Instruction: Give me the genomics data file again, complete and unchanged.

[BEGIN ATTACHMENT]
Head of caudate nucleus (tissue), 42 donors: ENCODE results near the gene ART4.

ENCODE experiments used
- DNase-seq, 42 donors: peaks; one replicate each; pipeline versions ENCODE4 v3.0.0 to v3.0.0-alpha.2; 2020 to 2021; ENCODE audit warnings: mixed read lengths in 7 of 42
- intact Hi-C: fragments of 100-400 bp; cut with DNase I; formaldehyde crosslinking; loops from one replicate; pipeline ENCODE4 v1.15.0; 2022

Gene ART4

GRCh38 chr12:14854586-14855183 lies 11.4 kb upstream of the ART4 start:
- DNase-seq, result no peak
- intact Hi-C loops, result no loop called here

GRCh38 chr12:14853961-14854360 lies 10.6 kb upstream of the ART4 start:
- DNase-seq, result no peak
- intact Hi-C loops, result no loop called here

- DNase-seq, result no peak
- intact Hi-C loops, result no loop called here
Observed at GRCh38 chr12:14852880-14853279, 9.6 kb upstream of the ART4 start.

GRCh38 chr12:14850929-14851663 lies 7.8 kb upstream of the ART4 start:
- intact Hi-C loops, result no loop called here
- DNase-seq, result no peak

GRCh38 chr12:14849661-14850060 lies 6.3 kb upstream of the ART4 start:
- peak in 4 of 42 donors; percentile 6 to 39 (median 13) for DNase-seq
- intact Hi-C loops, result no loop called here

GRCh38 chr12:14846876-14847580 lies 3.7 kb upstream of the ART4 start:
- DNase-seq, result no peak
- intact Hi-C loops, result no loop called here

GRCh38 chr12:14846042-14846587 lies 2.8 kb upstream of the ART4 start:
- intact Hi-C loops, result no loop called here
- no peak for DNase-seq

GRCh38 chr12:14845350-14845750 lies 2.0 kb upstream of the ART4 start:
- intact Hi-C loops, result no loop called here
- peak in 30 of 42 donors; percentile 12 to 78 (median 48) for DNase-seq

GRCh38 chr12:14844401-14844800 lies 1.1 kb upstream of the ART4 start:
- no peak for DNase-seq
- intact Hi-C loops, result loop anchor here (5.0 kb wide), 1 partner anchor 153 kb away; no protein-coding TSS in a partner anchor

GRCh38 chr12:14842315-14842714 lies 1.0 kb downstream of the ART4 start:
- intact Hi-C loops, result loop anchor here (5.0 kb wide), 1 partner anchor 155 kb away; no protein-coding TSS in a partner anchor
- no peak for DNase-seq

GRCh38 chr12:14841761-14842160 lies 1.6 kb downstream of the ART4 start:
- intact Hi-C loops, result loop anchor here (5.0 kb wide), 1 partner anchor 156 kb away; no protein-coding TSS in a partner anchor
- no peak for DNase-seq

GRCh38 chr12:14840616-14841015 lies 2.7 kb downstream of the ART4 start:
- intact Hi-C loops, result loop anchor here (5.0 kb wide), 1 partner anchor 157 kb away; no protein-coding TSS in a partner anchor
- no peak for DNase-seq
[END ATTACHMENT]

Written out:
Head of caudate nucleus (tissue), 42 donors: ENCODE results near the gene ART4.

ENCODE experiments used
- DNase-seq, 42 donors: peaks; one replicate each; pipeline versions ENCODE4 v3.0.0 to v3.0.0-alpha.2; 2020 to 2021; ENCODE audit warnings: mixed read lengths in 7 of 42
- intact Hi-C: fragments of 100-400 bp; cut with DNase I; formaldehyde crosslinking; loops from one replicate; pipeline ENCODE4 v1.15.0; 2022

Gene ART4

GRCh38 chr12:14854586-14855183 lies 11.4 kb upstream of the ART4 start:
- DNase-seq, result no peak
- intact Hi-C loops, result no loop called here

GRCh38 chr12:14853961-14854360 lies 10.6 kb upstream of the ART4 start:
- DNase-seq, result no peak
- intact Hi-C loops, result no loop called here

- DNase-seq, result no peak
- intact Hi-C loops, result no loop called here
Observed at GRCh38 chr12:14852880-14853279, 9.6 kb upstream of the ART4 start.

GRCh38 chr12:14850929-14851663 lies 7.8 kb upstream of the ART4 start:
- intact Hi-C loops, result no loop called here
- DNase-seq, result no peak

GRCh38 chr12:14849661-14850060 lies 6.3 kb upstream of the ART4 start:
- peak in 4 of 42 donors; percentile 6 to 39 (median 13) for DNase-seq
- intact Hi-C loops, result no loop called here

GRCh38 chr12:14846876-14847580 lies 3.7 kb upstream of the ART4 start:
- DNase-seq, result no peak
- intact Hi-C loops, result no loop called here

GRCh38 chr12:14846042-14846587 lies 2.8 kb upstream of the ART4 start:
- intact Hi-C loops, result no loop called here
- no peak for DNase-seq

GRCh38 chr12:14845350-14845750 lies 2.0 kb upstream of the ART4 start:
- intact Hi-C loops, result no loop called here
- peak in 30 of 42 donors; percentile 12 to 78 (median 48) for DNase-seq

GRCh38 chr12:14844401-14844800 lies 1.1 kb upstream of the ART4 start:
- no peak for DNase-seq
- intact Hi-C loops, result loop anchor here (5.0 kb wide), 1 partner anchor 153 kb away; no protein-coding TSS in a partner anchor

GRCh38 chr12:14842315-14842714 lies 1.0 kb downstream of the ART4 start:
- intact Hi-C loops, result loop anchor here (5.0 kb wide), 1 partner anchor 155 kb away; no protein-coding TSS in a partner anchor
- no peak for DNase-seq

GRCh38 chr12:14841761-14842160 lies 1.6 kb downstream of the ART4 start:
- intact Hi-C loops, result loop anchor here (5.0 kb wide), 1 partner anchor 156 kb away; no protein-coding TSS in a partner anchor
- no peak for DNase-seq

GRCh38 chr12:14840616-14841015 lies 2.7 kb downstream of the ART4 start:
- intact Hi-C loops, result loop anchor here (5.0 kb wide), 1 partner anchor 157 kb away; no protein-coding TSS in a partner anchor
- no peak for DNase-seq